The Damascus Shari‘a Court: The Judge, Arbitration, and Lawyers in 2005

  • Jessica Carlisle
Part of the Gender and Politics book series (GAP)


Codification of the Law of Personal Status was divisive during Syria’s establishment as a nation state. Subsequent ‘state feminist’ legal reforms were forced through by the authoritarian Ba’ath regime. In 2005, Damascus hectic Shari‘a (family) Court One was routinely and efficiently applying Law No. 59/1953, allowing three types of divorce: repudiation (talāq), divorce for compensation (mukhāla’a), and judicial divorce (shiqāq or tafrīq). Only judicial divorce can be initiated by a wife without her husband’s consent, although it is used almost equally by women and men. It requires considerable input from the court through the aegis of professional arbiters, is granted on a wide range of gender-based grounds, and is hardly documented. It invariably results in divorce and financial compensation to even ‘transgressive’ wives.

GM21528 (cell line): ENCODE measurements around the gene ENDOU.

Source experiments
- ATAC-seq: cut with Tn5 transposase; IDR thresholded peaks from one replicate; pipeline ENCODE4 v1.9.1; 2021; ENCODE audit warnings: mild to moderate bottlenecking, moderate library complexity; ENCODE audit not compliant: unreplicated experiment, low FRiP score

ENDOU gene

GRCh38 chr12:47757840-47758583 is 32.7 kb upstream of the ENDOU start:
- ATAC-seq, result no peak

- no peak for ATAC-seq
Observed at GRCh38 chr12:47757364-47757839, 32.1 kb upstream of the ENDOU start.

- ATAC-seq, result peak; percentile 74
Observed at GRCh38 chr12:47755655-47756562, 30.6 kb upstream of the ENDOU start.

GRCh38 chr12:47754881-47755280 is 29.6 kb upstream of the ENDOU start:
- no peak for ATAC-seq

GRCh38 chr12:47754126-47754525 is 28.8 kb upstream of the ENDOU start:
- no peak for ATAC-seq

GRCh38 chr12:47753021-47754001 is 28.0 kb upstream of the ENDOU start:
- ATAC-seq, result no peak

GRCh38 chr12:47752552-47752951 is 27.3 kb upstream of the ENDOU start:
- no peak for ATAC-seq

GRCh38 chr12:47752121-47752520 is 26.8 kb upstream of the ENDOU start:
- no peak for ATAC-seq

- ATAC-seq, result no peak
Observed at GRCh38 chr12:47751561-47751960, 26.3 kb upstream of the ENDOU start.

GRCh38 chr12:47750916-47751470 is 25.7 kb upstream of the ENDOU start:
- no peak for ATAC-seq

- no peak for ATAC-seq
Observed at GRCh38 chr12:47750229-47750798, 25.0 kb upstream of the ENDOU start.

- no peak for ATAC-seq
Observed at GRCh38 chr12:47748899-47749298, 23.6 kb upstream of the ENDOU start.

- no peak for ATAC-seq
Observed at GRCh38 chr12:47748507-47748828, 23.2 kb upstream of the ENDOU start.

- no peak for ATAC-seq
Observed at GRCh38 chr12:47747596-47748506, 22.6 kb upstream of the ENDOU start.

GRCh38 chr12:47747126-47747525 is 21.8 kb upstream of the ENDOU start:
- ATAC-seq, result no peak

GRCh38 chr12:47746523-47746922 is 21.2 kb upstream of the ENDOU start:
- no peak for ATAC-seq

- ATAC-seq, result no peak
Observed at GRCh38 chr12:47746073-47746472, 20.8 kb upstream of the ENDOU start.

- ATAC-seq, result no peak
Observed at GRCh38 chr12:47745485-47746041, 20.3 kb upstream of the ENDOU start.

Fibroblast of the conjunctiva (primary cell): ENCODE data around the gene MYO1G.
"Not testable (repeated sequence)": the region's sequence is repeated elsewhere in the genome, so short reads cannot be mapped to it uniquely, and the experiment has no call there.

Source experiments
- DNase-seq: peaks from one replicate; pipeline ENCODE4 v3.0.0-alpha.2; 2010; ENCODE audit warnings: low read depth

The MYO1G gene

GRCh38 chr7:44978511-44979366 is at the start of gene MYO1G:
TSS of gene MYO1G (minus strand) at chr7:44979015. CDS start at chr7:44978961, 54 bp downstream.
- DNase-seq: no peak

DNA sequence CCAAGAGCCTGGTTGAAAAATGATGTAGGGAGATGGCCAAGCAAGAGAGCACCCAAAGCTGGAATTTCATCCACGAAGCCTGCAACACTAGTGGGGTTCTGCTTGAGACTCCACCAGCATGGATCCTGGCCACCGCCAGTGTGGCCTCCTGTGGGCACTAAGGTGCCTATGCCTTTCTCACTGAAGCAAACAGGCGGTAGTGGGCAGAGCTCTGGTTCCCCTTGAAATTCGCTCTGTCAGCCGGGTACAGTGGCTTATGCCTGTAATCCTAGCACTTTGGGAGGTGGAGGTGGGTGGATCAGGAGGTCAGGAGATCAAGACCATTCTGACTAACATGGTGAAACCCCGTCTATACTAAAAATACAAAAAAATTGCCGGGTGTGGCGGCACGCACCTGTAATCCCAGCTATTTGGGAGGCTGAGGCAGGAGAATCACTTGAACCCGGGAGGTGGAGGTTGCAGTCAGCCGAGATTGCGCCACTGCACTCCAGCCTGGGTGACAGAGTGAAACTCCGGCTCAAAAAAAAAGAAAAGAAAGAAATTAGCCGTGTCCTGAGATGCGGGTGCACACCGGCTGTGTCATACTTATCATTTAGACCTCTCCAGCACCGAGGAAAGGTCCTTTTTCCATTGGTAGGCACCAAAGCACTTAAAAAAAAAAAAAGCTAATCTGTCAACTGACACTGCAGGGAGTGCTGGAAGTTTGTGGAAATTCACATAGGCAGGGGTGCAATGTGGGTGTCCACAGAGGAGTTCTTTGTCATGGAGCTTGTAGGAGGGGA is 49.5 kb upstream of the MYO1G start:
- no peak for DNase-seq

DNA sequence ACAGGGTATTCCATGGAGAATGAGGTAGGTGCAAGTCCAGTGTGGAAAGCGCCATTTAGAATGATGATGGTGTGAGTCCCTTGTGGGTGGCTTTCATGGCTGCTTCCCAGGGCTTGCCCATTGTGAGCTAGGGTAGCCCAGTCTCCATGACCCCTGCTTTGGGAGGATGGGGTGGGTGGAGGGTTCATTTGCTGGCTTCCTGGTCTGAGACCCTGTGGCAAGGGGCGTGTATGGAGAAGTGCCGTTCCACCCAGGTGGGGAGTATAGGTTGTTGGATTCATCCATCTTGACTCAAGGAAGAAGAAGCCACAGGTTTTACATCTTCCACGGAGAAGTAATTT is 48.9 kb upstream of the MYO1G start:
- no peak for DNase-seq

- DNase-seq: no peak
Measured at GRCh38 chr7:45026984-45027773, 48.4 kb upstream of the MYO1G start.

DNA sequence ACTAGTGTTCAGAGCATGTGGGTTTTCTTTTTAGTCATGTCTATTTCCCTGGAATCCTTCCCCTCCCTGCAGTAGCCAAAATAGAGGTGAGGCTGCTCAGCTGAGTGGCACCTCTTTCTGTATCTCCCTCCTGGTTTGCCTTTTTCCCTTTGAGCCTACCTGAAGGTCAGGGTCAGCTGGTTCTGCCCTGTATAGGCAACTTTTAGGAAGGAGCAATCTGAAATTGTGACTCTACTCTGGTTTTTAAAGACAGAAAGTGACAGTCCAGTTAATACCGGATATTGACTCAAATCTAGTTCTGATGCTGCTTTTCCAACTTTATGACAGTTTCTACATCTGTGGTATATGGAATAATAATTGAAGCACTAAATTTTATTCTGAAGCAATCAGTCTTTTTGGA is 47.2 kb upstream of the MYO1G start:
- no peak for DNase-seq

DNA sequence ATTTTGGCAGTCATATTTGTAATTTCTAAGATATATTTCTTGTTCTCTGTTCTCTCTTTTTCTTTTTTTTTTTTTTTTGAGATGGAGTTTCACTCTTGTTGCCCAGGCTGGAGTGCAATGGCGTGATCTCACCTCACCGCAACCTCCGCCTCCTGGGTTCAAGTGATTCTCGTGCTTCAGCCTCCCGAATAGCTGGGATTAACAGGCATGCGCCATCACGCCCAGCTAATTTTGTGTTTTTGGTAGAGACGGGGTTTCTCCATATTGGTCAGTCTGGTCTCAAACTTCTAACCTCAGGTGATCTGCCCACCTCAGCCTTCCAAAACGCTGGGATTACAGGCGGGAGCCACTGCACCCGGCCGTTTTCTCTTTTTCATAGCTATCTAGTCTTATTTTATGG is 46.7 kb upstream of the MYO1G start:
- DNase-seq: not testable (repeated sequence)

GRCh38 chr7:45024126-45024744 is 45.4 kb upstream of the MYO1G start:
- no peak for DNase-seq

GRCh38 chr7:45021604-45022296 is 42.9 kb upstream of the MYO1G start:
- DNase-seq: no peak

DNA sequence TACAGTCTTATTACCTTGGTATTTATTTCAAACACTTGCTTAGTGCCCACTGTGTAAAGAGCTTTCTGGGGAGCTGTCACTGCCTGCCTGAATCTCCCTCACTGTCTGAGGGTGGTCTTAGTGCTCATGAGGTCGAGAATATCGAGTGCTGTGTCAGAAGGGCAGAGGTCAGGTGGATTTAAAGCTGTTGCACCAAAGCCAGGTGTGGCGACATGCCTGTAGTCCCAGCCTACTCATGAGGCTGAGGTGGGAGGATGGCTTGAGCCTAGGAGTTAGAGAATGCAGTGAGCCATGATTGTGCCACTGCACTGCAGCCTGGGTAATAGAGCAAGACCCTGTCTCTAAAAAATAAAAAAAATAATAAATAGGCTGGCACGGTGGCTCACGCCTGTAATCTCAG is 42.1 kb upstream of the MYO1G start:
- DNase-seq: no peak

Syrian Law of Personal Status Ba’athism Gender in Syria Islamic judicial divorce mukhāla’a shari‘a court 


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© The Author(s) 2019

Authors and Affiliations

  • Jessica Carlisle
    • 1
  1. 1.Centre for Science, Knowledge and Belief in SocietyNewman UniversityBirminghamUK

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